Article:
The Evolution of the Tennis Racquet
5 minute read · Issue Number 81 · August 13th, 2021
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Many readers and podcast listeners have been asking me for book recommendations related to sports & technology.
While there are a few decent sports tech textbooks out there, there’s no book with a particular sports tech focus.
Therefore, I’ve been thinking about writing the first book on sports technology.
What do you think?
I have a few ideas, but if you have chapter suggestions, ideas, or if you want to proofread or collaborate with me in any way, please let me know!
Once in a while, I like to take a deep dive into the science, technology, and evolution of sports objects. So far, we’ve studied sports apparel, hockey sticks, snowboards, and mountain bikes. Today, we’re diving into tennis racquets.
The Evolution of the Tennis Racquet
Tennis racquets, bats, and clubs are part of the collection of sports objects that aim to extend the arm length and allow the athletes to reach for a ball outside their arm span.
Additionally, these objects also provide more speed and power that a regular human arm could not afford.
Technology plays a vital role in the evolution of tennis racquets. They were really different in the past.
Before the 1980s, racquets’ frames were primarily made from wood, and one thing that distinguishes them from modern racquets is their relatively small elliptical hoops.
Now, most racquets are made from a combination of materials such as steel, aluminum, fiberglass, carbon fibers, graphite, foam, and hyper carbon.
Here’s a crazy fact about tennis:
Believe it or not, in the early days of tennis, almost all racquet strings were made from cow intestines. Today, most strings are made from nylon and polyester because its cheaper and more durable.
Depending on the athlete's preferences, mixing materials could provide variations in preferred stiffness, vibrations, weight, and power distribution.
Power Spot & Dead Spot
Tons of scientific studies made a great effort in improving the racquet physics for tennis athletes. Power and dead spot were key findings.
The power spot (also known as the sweet spot) is the place in the hoop that carries the most bounce strength.
It’s where the racquet strings vibrate best to translate your effort to kinetic energy for the ball.
It is located at the throat of the racket, near the center of mass.
In contrast, the dead spot (located at the top) is the place in the racquet that absorbs most of the kinetic energy without giving it back to the ball.
The shift from small wooden racquets to what we have today was evident for racquet manufacturers after they figured this out.
Most players like to generate as much spin as possible when striking the ball.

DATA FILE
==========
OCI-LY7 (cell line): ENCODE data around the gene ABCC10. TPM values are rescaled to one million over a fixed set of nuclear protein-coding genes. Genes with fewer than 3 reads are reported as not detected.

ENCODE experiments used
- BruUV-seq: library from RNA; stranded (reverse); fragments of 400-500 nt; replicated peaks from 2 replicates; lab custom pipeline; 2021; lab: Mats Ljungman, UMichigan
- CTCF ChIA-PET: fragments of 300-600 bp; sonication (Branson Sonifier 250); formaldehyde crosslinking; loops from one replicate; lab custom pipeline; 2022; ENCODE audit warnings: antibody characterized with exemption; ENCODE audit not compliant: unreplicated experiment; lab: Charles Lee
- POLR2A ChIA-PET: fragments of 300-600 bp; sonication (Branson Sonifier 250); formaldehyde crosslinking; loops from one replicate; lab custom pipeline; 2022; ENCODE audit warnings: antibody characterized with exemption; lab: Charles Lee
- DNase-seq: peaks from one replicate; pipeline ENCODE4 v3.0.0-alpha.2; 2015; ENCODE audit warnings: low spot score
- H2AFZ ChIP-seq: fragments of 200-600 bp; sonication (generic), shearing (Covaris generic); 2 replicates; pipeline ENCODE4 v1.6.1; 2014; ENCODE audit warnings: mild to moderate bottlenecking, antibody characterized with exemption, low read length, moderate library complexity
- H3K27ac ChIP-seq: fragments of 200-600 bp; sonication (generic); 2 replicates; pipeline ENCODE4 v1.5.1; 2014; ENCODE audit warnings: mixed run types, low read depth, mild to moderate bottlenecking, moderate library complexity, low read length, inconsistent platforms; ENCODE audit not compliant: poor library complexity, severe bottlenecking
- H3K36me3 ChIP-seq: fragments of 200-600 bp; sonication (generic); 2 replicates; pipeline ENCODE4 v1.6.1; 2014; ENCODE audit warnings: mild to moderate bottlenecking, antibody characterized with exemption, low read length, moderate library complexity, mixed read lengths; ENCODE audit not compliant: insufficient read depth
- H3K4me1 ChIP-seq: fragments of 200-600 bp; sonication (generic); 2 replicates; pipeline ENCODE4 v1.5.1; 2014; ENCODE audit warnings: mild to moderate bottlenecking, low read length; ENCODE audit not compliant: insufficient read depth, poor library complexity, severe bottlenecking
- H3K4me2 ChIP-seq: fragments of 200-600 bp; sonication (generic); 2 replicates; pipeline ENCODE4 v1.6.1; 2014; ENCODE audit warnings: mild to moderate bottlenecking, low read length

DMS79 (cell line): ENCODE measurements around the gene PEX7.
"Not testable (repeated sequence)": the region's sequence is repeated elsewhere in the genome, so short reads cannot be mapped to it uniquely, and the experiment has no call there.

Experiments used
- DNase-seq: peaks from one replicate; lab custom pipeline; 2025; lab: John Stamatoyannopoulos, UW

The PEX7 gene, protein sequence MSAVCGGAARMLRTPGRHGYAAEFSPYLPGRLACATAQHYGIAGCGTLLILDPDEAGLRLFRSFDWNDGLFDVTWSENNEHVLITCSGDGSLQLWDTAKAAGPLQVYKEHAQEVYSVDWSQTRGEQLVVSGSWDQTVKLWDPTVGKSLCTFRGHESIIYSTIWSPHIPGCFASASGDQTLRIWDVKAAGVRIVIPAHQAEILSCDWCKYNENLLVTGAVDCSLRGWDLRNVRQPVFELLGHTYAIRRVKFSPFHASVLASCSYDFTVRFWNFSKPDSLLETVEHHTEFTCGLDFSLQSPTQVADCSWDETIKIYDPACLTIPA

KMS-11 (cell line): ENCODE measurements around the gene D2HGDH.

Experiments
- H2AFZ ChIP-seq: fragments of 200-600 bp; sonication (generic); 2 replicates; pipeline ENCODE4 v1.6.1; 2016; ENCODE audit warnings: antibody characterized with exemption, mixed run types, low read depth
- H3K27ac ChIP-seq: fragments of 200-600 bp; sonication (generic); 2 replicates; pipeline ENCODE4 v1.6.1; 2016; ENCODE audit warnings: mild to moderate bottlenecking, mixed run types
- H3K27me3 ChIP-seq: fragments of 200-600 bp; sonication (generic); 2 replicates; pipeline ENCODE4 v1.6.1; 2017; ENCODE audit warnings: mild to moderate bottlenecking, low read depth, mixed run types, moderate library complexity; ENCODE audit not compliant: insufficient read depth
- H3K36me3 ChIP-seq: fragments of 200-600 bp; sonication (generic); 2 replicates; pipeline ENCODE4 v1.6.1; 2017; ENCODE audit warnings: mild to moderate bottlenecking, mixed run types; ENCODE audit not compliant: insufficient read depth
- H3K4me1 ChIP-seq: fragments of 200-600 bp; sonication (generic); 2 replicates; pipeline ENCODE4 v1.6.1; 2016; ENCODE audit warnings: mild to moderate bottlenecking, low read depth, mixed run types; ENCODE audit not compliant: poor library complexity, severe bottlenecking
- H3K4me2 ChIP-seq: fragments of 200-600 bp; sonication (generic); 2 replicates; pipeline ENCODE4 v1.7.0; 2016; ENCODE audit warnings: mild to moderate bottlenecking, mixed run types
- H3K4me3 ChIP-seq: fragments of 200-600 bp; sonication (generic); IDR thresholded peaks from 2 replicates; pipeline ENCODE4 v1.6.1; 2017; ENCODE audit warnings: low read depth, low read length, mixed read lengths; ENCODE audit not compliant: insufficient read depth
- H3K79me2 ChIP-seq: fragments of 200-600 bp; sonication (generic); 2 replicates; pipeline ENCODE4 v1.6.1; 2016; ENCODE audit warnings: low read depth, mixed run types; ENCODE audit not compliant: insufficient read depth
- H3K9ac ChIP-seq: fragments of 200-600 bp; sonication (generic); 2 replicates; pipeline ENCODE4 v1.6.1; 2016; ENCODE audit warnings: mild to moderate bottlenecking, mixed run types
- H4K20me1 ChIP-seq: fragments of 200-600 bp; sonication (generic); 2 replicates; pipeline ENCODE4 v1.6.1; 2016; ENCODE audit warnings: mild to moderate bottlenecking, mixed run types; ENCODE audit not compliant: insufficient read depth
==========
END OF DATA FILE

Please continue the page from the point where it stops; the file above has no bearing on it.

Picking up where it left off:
It allows the ball to dive down onto the court quickly after it passes over the net, making it hard for opponents to reach it.
How does it happen?
Strings generate spin by stretching sideways and then snapping back into position while the ball is still on the strings.
This effect happens so fast you couldn't even see it.
When scientists discovered it, they started fabricating more slippery strings that could stretch and return to their original position after impact.
The Future of Tennis Racquets
In 40 years, science made tons of progress in tennis racquets; however, there’s still room for improvements.
The combination of various materials and modern manufacturing techniques gives athletes the most efficient solutions.
In tennis, factors such as grip, types of vibrations, and friction are a few areas in which racquets could be improved. Nevertheless, comparing what we have now to what we had only 40 years ago makes me wonder what racquets will look like in 15 years!
🎙 Halftime Snack of the Week
This week’s guest is Brittany Gilman – professional athlete, entrepreneur, trainer, fitness model, designer, marketing director, and more.
Brittany is the CEO & founder of BG Sports – an agency that provides various services such as representation, PR, event production, branding, digital marketing, and much more to organizations and individuals.
In our conversation, we talked about determination, lessons, and mistakes, the beginnings of BG Sports, innovating an industry, common challenges athletes face, how technology disrupts sports, and more!
🎥 Messi’s Twitch Interview Shows How Social Media Is Conquering Sport; An app used mostly for watching video games just clinched the sports interview of the year in another blow to the traditional world of broadcasting.
♟Why Championship Chess Sets Are So Expensive; Much of the set's value lies in just one piece: the knight. Each knight must be carved by hand to look exactly the same. Making this one piece takes two hours, and fewer than ten people are trained to carve knights for the championship chess sets.
From the Vault
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Until next week,
Halftime Snacks Podcast